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When you deployed Redshift a few years ago, your new data lake was going to allow your organization to make better, faster, more informed business decisions.  It would break down data silos allowing your Data Scientists to have greater access to all data sources, quickly, enabling them to be more efficient in delivering consumable data insights.

Now that some time has passed, though, there is a good chance your data lake may no longer be returning to you the value it initially did.  It has turned into a catch all for your data and maybe even a giant data mess with your clusters filling up too quickly, resulting in the need to constantly delete data or scale up.  Teams are blaming one another for consuming too many resources, even though they are split and shouldn’t be impacting one another.  Slow queries have resulted from a less than optimal table structure decided upon when initially deployed that no longer fits the business and data you are generating today.  All of this results in your expensive Data Scientists and Analysts being less productive than when you initially deployed Redshift.

Keep in mind, though, that the Redshift you deployed a few years ago is not the same Redshift today.  We all know that AWS is continuously innovating, but over the last 2 years they have added more than 200 new features to Redshift that can address many of these problems, such as:

  • Utilizing AQUA nodes, which can deliver a 10x performance improvement
  • Refreshing instance families that can lower your overall spend
  • Federated query, which allows you to query across Redshift, S3, and relational database services to come up with aggregated data sets, which can then be put back into the data lakes to be consumed by other analytic services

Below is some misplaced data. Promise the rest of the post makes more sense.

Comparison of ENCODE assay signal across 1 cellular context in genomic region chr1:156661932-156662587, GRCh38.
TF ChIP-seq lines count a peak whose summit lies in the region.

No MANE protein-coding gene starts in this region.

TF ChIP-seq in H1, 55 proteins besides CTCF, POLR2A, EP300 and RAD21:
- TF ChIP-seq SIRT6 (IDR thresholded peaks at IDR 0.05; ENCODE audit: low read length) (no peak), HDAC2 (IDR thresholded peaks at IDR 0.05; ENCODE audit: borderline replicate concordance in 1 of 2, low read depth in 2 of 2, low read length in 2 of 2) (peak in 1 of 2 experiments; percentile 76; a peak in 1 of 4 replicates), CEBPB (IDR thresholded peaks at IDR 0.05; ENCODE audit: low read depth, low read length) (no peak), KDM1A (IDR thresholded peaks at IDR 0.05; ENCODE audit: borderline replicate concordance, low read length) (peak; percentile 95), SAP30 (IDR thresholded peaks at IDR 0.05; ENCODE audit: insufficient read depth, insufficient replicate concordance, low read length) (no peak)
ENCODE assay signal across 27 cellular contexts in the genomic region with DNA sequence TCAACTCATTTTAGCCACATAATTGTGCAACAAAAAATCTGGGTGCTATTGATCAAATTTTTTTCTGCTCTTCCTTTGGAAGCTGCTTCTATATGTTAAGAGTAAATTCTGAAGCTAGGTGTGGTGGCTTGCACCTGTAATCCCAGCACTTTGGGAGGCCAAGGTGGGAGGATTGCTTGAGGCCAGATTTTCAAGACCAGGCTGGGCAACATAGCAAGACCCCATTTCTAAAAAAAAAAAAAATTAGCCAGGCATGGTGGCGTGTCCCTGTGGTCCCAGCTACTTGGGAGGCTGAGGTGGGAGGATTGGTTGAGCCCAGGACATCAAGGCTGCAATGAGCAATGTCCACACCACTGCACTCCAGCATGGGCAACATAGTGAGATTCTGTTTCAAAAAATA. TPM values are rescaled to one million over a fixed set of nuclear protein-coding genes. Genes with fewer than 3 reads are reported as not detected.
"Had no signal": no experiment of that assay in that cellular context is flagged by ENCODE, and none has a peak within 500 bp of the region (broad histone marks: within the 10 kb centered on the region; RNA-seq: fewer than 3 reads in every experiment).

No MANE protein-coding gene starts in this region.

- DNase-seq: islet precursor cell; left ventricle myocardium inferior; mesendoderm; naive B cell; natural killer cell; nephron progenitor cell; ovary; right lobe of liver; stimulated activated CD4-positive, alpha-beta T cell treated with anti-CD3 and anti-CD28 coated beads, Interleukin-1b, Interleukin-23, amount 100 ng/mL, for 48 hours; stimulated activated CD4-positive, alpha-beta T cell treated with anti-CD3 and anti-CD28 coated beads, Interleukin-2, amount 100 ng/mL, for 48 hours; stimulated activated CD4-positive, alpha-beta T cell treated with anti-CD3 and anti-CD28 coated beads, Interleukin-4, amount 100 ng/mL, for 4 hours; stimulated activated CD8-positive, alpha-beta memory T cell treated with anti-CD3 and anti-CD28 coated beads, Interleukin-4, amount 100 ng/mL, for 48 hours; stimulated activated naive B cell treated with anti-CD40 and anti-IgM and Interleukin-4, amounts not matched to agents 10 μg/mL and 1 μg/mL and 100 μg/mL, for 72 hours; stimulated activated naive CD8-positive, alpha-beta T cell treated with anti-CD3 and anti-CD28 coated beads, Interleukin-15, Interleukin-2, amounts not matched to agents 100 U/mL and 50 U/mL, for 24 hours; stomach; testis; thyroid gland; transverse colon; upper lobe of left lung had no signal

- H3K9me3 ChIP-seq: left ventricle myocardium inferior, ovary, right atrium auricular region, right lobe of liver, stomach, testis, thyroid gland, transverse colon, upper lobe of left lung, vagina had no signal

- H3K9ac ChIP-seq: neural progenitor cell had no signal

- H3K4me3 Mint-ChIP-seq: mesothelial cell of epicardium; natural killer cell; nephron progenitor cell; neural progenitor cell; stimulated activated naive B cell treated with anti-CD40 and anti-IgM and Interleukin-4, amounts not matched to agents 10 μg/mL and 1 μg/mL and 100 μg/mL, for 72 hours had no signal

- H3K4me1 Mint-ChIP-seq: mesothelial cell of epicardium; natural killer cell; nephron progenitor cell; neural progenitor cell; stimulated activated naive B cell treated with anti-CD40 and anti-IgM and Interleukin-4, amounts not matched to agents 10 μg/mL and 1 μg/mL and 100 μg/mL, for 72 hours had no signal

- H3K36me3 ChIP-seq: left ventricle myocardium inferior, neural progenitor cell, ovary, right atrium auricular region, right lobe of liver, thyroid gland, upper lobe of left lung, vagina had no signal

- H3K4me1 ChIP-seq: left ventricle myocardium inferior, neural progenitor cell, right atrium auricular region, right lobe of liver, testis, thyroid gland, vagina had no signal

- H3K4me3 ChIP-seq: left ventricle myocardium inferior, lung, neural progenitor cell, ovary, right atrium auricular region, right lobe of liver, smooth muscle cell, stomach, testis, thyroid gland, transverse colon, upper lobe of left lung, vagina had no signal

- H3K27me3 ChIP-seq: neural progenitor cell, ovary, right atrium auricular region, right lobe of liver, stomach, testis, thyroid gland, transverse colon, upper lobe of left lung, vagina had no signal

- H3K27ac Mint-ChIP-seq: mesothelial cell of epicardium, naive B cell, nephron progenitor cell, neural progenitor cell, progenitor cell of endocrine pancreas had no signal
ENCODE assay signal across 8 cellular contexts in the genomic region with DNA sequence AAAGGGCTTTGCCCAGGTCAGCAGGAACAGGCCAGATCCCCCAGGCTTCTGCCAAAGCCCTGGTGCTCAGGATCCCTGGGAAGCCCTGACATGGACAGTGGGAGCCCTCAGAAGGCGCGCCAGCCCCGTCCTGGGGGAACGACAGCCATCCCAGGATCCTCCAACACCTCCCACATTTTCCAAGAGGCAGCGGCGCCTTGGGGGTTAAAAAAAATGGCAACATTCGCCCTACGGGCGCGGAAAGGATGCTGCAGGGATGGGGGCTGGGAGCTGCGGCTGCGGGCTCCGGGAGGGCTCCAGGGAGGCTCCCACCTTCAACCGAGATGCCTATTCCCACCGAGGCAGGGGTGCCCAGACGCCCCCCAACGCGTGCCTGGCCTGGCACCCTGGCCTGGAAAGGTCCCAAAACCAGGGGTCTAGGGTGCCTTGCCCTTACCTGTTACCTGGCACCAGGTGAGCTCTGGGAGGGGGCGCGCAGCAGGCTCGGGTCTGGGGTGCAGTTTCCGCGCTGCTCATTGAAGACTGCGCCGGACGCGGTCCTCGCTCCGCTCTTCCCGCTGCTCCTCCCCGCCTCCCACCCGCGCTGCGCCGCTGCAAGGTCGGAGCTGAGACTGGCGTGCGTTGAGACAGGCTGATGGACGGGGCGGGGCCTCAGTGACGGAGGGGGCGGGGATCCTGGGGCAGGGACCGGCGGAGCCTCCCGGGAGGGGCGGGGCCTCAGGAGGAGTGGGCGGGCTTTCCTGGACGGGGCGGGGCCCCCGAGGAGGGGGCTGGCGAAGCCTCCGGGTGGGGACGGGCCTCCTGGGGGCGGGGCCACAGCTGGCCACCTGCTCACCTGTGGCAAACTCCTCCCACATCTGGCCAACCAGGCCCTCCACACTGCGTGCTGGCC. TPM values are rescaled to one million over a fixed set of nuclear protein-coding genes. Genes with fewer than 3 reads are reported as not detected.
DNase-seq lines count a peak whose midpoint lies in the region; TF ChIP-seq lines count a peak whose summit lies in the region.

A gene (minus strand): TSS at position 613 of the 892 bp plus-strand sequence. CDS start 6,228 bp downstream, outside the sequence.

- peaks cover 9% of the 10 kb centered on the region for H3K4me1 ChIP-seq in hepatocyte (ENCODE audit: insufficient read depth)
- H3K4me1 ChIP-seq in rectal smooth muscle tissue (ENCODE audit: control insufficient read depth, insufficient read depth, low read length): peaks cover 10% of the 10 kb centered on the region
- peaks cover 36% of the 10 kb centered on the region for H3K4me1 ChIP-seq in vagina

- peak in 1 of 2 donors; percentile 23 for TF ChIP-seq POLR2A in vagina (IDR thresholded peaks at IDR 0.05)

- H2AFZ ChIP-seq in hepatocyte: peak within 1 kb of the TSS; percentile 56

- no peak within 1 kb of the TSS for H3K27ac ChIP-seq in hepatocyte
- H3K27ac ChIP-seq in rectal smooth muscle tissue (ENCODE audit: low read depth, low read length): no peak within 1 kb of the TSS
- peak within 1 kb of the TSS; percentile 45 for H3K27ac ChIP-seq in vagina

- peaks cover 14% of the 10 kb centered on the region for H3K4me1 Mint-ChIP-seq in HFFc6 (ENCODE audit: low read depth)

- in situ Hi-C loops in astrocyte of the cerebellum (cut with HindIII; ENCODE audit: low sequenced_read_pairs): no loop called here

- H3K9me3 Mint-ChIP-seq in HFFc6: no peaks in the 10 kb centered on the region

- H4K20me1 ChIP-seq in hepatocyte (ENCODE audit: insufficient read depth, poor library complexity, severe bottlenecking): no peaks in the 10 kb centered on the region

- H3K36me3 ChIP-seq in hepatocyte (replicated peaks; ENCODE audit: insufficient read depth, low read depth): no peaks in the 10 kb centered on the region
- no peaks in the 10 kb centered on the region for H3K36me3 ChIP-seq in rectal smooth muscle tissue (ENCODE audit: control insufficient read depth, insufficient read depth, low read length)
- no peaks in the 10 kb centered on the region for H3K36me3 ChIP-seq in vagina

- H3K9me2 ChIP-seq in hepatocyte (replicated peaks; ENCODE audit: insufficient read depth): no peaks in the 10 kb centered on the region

• Concurrency scaling, which automatically adds and removes capacity to handle unpredictable demand from thousands of concurrent users, so you do not take a performance hit
  • The ability to take advantage of machine learning with automatic workload management (WLM) to dynamically manage memory and concurrency, helping maximize query throughput

As a matter of fact, clients repeatedly tell us there have been so many innovations with Redshift, it’s hard for them to determine which ones will benefit them, let alone be aware of all of them all.

Having successfully deployed and maintained AWS Redshift for years here at 2nd Watch, we have packaged our best practice learnings to deliver the AWS Redshift Health Assessment.  The AWS Redshift Health Assessment is designed to ensure your Redshift Cluster is not inhibiting the productivity of your valuable and costly specialized resources.

At the end of our 2-3 week engagement, we deliver a lightweight prioritized roadmap of the best enhancements to be made to your Redshift cluster that will deliver immediate impact to your business.  We will look for ways to not only improve performance but also save you money where possible, as well as analyze your most important workloads to ensure you have an optimal table design deployed utilizing the appropriate and optimal Redshift features to get you the results you need.

AWS introduced the concept of a Lake House analogy to better describe what Redshift has become.  A Lake House is prime real estate that everyone wants because it gives you a view of something beautiful, with limitless opportunities of enjoyment.  With the ability to use a common query or dashboard across your data warehouses and multiple data lakes, like a lake house, Redshift provides you the beautiful sight of all your data and limitless possibilities.  However, every lake house needs ongoing maintenance to ensure it brings you the enjoyment you desired when you first purchased it and a lake house built with Redshift is no different.

Contact 2nd Watch today to maximize the value of your data, like you intended when you deployed Redshift.

-Rob Whelan, Data Engineering & Analytics Practice Manager

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